The first time I ever heard of Arianna Huffington was in 1994 when her then husband Michael was the Republican challenger for incumbent Democrat Dianne Feinstein’s U.S. Senate seat in California. My workspace in the Orange County Register’s newsroom was right next to the cubicle of the political reporter covering the election. During the race, this reporter would regularly come back from the day’s campaign activities overflowing with stories – not about Michael Huffington, but about his whip smart, politically insatiable wife.
I finally met Arianna Huffington four years later. I was writing a column about politics and the Internet for Reuters and covered a speech she was making at the Nixon Library in Yorba Linda. By then Huffington was divorced, on her way to eventually severing ties with the Republican party, and on the stump to promote her latest book, Greetings from the Lincoln Bedroom. She was as knowledgeable, articulate and mesmerizing as advertised.
Today, Huffington is famous – or infamous, depending on who you talk to – as the founder and chief creative power behind The Huffington Post, the influential news blog. Even before her Internet days, Huffington was not shy about promoting herself or her latest venture. That’s crystal clear in a new profile of her, The Oracle, The Many Lives of Arianna Huffington, by Lauren Collins, published in the Oct. 13 issue of The New Yorker.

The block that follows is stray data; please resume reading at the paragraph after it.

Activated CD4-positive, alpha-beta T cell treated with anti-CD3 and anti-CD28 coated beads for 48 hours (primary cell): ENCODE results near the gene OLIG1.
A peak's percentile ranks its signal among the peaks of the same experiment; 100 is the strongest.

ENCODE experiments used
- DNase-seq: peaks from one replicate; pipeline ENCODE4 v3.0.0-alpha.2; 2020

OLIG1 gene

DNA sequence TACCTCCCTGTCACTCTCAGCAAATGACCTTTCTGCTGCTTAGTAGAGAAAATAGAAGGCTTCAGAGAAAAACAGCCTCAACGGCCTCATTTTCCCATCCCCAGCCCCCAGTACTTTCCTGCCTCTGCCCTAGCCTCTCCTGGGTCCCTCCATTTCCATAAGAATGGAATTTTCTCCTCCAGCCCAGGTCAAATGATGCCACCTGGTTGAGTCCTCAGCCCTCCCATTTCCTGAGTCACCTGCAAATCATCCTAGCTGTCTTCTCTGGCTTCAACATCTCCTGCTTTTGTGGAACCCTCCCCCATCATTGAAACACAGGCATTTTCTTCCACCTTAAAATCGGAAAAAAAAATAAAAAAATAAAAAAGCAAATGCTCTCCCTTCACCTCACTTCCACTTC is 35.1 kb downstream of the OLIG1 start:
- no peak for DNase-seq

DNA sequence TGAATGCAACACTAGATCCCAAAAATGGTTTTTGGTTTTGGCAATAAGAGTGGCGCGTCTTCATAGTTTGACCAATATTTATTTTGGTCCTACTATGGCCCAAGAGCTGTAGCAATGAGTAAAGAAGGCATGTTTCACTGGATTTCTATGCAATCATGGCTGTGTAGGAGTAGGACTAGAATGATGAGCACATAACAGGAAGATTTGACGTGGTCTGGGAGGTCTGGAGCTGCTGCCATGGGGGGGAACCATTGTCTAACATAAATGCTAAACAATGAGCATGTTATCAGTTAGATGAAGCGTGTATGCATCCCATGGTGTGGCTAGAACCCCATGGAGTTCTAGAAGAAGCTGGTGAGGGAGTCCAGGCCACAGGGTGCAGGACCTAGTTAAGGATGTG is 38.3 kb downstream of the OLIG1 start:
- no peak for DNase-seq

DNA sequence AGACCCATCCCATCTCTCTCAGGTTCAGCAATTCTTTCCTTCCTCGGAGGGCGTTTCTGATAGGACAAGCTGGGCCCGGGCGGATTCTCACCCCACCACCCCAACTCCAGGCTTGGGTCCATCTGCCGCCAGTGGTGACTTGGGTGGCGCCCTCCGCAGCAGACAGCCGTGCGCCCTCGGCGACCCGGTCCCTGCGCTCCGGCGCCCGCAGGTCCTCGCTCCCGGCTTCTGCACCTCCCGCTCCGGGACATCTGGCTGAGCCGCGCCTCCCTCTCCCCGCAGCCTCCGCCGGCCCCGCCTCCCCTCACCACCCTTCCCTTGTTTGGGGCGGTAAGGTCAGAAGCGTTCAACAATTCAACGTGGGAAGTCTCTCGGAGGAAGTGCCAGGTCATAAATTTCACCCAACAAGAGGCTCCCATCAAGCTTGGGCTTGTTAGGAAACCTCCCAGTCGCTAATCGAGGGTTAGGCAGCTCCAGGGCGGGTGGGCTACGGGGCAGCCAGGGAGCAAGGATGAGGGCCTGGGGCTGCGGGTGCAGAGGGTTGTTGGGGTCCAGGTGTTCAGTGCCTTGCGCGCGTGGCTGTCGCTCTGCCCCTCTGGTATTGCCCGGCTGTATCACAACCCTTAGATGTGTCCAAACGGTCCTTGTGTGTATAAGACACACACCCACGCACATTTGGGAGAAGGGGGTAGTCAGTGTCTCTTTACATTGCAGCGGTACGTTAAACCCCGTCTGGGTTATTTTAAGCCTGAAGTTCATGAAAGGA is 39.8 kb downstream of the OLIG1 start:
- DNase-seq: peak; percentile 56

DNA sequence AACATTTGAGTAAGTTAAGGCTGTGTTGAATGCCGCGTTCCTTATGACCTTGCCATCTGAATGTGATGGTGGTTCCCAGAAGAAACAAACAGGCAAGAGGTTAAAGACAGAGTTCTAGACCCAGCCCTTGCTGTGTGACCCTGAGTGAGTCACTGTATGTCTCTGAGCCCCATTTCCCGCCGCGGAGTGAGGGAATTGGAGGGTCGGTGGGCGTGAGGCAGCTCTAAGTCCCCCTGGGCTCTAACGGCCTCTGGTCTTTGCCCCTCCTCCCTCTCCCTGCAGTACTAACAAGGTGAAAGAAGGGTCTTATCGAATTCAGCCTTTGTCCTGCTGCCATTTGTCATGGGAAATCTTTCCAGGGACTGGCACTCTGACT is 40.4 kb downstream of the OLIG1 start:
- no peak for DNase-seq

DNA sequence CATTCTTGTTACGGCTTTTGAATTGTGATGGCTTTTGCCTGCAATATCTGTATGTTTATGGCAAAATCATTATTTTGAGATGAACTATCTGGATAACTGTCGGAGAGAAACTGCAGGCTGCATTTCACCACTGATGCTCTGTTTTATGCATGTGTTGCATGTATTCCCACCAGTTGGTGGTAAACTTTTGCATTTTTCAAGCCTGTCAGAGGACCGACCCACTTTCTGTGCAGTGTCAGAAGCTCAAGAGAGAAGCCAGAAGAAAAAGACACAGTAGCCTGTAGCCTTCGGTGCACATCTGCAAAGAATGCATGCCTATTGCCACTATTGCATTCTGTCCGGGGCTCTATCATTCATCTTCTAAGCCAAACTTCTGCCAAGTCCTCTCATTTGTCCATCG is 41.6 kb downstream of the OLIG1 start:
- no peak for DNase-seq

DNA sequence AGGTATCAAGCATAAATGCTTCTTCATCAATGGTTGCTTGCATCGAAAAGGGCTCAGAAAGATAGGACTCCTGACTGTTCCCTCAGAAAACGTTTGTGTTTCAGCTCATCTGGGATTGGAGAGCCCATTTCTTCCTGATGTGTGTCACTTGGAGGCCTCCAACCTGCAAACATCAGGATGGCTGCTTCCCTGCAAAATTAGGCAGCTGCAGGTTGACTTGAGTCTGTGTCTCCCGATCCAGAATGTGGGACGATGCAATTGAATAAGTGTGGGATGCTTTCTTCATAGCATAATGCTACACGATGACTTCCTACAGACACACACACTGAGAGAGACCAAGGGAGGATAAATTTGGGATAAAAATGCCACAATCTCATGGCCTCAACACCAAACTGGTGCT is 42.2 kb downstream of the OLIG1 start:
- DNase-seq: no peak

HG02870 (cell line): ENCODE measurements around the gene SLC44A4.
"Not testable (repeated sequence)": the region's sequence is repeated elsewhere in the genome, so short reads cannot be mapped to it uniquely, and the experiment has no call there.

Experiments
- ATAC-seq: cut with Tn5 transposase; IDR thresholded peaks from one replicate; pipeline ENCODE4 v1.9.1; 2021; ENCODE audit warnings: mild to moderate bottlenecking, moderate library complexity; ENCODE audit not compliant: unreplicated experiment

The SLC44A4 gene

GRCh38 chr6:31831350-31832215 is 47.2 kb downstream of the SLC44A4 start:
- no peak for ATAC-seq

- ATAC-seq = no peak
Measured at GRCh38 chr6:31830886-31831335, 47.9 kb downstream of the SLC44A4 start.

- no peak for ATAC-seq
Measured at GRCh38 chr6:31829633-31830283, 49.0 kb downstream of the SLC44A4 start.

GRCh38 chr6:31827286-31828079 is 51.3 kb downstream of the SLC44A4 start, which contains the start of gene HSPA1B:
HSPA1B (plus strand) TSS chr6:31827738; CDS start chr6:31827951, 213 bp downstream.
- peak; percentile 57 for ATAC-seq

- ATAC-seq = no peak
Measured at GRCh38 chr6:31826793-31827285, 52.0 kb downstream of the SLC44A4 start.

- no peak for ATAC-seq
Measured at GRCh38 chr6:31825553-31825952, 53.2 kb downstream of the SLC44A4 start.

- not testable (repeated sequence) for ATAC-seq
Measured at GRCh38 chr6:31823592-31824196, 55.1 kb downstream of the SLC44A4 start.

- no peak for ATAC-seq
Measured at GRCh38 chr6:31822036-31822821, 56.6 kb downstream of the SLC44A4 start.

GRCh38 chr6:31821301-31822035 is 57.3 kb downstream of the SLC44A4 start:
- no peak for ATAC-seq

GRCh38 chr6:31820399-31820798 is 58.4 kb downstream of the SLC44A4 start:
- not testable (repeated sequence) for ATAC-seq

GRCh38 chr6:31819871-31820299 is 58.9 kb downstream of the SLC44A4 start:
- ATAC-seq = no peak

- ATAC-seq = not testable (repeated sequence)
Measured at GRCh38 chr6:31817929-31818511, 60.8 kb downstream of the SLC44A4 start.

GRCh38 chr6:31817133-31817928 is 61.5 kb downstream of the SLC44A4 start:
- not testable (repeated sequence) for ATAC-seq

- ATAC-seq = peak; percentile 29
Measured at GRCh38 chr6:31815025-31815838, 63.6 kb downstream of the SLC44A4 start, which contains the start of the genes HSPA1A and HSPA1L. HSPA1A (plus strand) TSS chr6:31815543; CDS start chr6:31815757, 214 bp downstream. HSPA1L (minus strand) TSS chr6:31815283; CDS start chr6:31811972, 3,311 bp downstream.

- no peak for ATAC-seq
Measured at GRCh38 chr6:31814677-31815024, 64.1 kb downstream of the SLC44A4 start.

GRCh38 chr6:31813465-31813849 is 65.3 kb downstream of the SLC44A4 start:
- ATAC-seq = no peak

Ten years ago, Huffington was already talking about the Internet’s potential power in politics. Here’s what I wrote in that Reuters column:
Today’s Internet-using pols still number a tiny minority. But that should grow as they learn how to exploit the medium to mobilize voters around issues they care about, said Arianna Huffington, the noted pundit. “The more they’re for the status quo, the less likely they’ll be to use it,” Huffington said. “The more politicians who are reformers, the more they’ll use the power of the Internet. We haven’t even begun to scratch its potential for communications in politics.”
Check out that last line again. Huffington wouldn’t launch her namesake Website for another seven years. But it’s clear she knew she was onto something.